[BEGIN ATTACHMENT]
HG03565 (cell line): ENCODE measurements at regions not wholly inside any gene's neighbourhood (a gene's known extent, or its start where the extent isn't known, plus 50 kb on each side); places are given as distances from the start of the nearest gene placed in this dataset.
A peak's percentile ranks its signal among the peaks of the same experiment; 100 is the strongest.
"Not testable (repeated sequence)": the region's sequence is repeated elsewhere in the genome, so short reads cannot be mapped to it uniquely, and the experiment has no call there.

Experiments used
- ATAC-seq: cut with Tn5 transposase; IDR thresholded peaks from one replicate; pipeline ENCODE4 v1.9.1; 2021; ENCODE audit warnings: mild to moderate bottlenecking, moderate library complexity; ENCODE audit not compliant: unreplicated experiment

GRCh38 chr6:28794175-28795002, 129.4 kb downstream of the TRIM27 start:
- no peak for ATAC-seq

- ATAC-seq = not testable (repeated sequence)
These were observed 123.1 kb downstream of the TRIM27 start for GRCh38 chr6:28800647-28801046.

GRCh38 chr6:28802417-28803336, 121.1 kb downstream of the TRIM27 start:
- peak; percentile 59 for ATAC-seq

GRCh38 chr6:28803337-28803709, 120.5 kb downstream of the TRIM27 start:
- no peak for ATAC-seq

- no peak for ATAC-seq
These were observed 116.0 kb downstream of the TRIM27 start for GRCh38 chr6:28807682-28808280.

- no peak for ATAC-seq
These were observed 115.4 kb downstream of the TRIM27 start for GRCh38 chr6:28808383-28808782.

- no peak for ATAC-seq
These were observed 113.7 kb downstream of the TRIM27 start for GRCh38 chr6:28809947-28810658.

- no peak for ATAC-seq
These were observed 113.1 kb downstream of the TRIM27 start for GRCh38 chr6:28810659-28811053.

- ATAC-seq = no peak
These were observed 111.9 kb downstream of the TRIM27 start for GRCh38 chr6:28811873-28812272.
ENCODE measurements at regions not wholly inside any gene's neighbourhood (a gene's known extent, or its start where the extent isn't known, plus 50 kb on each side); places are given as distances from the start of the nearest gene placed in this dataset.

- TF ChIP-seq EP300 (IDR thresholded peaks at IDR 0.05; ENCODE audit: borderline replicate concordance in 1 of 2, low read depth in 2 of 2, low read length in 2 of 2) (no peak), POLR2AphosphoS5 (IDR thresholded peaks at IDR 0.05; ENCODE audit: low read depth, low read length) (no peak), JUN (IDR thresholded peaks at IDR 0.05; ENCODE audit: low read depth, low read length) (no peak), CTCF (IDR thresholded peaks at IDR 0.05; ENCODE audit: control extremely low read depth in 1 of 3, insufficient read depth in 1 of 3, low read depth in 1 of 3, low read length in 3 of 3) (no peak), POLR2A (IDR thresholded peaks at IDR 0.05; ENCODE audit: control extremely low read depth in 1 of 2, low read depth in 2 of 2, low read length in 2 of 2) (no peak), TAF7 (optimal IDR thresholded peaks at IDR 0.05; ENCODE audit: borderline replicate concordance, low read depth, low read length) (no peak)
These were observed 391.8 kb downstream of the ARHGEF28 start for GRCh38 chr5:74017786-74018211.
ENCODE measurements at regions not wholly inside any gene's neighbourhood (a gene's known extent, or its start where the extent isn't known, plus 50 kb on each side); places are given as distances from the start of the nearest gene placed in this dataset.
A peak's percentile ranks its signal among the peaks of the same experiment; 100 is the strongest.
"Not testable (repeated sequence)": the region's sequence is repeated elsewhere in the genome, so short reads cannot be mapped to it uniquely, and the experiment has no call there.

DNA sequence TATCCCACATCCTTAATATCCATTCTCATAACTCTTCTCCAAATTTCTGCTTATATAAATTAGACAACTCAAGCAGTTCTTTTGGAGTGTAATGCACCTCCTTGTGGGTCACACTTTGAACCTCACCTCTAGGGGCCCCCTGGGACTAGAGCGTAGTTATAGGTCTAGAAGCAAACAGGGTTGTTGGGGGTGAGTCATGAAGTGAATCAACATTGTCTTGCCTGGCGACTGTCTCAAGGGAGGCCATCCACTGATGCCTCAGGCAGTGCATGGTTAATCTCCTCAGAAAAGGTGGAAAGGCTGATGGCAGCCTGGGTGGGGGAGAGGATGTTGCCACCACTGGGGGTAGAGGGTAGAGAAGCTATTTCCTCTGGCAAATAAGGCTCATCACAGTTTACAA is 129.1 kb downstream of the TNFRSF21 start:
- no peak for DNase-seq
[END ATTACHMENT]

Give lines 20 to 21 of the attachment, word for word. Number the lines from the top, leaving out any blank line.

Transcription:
- no peak for ATAC-seq
These were observed 113.1 kb downstream of the TRIM27 start for GRCh38 chr6:28810659-28811053.